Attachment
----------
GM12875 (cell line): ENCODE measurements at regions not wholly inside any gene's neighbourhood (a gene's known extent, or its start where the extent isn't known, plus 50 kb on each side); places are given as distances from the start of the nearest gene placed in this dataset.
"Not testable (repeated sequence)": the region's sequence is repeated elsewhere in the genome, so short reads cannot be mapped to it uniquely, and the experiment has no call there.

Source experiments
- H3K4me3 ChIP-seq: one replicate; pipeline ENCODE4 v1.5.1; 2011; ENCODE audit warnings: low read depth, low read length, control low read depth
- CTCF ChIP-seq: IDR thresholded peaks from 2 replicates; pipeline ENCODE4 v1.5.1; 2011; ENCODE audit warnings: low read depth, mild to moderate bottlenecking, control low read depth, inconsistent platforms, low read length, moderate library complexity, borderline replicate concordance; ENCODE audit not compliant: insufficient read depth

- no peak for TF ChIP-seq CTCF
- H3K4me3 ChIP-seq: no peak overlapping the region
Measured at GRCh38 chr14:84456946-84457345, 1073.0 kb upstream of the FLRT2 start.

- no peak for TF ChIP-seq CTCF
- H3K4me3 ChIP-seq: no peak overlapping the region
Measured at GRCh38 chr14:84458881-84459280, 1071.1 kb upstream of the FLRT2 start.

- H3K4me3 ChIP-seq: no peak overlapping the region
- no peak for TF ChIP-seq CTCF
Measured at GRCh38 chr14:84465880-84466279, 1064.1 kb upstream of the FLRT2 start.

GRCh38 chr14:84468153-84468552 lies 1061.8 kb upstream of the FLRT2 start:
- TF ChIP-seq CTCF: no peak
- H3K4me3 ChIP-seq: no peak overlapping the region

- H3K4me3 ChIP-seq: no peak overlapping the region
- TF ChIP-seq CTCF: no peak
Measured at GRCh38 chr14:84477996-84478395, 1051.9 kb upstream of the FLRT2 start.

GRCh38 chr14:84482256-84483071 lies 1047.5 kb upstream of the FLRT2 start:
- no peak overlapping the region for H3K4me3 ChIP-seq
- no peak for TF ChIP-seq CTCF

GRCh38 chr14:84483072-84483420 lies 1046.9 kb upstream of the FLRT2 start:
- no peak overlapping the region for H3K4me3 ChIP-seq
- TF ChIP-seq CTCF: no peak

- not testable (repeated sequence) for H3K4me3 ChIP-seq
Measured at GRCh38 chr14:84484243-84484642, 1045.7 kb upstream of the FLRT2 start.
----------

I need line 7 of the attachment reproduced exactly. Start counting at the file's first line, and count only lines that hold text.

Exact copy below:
- H3K4me3 ChIP-seq: no peak overlapping the region